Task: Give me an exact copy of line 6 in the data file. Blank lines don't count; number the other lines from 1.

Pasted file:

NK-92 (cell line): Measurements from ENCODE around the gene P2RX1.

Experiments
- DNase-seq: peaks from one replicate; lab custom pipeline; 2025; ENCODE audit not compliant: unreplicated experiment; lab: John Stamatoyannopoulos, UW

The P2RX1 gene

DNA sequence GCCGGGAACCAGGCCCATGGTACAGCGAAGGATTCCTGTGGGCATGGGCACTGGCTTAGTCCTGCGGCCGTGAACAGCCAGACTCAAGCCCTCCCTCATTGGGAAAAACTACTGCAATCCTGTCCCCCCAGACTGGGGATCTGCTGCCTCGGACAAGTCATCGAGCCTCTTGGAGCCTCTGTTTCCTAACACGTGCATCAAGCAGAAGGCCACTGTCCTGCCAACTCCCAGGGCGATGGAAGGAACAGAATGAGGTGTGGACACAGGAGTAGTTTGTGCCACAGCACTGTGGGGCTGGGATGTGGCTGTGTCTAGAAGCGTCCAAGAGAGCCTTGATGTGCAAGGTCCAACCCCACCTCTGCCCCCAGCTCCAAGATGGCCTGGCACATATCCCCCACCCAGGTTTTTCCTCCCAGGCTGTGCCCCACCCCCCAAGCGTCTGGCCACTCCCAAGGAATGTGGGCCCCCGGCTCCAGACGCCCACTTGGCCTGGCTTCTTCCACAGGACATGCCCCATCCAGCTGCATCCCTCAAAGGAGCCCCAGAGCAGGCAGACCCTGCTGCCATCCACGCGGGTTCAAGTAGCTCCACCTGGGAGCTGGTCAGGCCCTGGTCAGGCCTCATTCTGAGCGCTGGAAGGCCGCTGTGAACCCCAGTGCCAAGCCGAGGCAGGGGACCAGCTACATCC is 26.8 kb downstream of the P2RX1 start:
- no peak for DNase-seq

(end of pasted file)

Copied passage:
- no peak for DNase-seq